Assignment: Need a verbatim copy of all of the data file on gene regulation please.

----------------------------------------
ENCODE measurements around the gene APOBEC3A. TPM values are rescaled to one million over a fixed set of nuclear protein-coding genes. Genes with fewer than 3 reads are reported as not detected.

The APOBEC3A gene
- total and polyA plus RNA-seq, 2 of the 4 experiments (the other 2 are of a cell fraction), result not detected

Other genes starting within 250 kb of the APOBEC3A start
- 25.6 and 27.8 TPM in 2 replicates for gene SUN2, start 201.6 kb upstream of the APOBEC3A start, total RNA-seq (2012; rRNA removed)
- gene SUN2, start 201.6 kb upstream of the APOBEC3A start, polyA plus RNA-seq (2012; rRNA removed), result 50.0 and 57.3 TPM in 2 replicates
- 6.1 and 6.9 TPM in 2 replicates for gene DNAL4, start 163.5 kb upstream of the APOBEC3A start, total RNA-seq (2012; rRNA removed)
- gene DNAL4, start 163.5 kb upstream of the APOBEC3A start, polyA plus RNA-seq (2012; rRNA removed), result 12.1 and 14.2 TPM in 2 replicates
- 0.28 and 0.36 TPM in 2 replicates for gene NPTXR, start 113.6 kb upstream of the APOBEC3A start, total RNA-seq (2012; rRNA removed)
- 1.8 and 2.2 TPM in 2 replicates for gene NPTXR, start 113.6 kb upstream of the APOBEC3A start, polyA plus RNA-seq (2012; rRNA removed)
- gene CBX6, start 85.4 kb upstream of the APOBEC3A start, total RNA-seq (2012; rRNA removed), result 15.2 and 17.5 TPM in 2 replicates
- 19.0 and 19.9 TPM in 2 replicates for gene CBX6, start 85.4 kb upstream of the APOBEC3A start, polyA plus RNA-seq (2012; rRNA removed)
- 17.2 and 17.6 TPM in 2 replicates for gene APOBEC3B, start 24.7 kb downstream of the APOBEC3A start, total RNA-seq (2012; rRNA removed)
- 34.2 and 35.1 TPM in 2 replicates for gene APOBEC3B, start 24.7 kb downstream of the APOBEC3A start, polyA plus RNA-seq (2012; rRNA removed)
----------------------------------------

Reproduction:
ENCODE measurements around the gene APOBEC3A. TPM values are rescaled to one million over a fixed set of nuclear protein-coding genes. Genes with fewer than 3 reads are reported as not detected.

The APOBEC3A gene
- total and polyA plus RNA-seq, 2 of the 4 experiments (the other 2 are of a cell fraction), result not detected

Other genes starting within 250 kb of the APOBEC3A start
- 25.6 and 27.8 TPM in 2 replicates for gene SUN2, start 201.6 kb upstream of the APOBEC3A start, total RNA-seq (2012; rRNA removed)
- gene SUN2, start 201.6 kb upstream of the APOBEC3A start, polyA plus RNA-seq (2012; rRNA removed), result 50.0 and 57.3 TPM in 2 replicates
- 6.1 and 6.9 TPM in 2 replicates for gene DNAL4, start 163.5 kb upstream of the APOBEC3A start, total RNA-seq (2012; rRNA removed)
- gene DNAL4, start 163.5 kb upstream of the APOBEC3A start, polyA plus RNA-seq (2012; rRNA removed), result 12.1 and 14.2 TPM in 2 replicates
- 0.28 and 0.36 TPM in 2 replicates for gene NPTXR, start 113.6 kb upstream of the APOBEC3A start, total RNA-seq (2012; rRNA removed)
- 1.8 and 2.2 TPM in 2 replicates for gene NPTXR, start 113.6 kb upstream of the APOBEC3A start, polyA plus RNA-seq (2012; rRNA removed)
- gene CBX6, start 85.4 kb upstream of the APOBEC3A start, total RNA-seq (2012; rRNA removed), result 15.2 and 17.5 TPM in 2 replicates
- 19.0 and 19.9 TPM in 2 replicates for gene CBX6, start 85.4 kb upstream of the APOBEC3A start, polyA plus RNA-seq (2012; rRNA removed)
- 17.2 and 17.6 TPM in 2 replicates for gene APOBEC3B, start 24.7 kb downstream of the APOBEC3A start, total RNA-seq (2012; rRNA removed)
- 34.2 and 35.1 TPM in 2 replicates for gene APOBEC3B, start 24.7 kb downstream of the APOBEC3A start, polyA plus RNA-seq (2012; rRNA removed)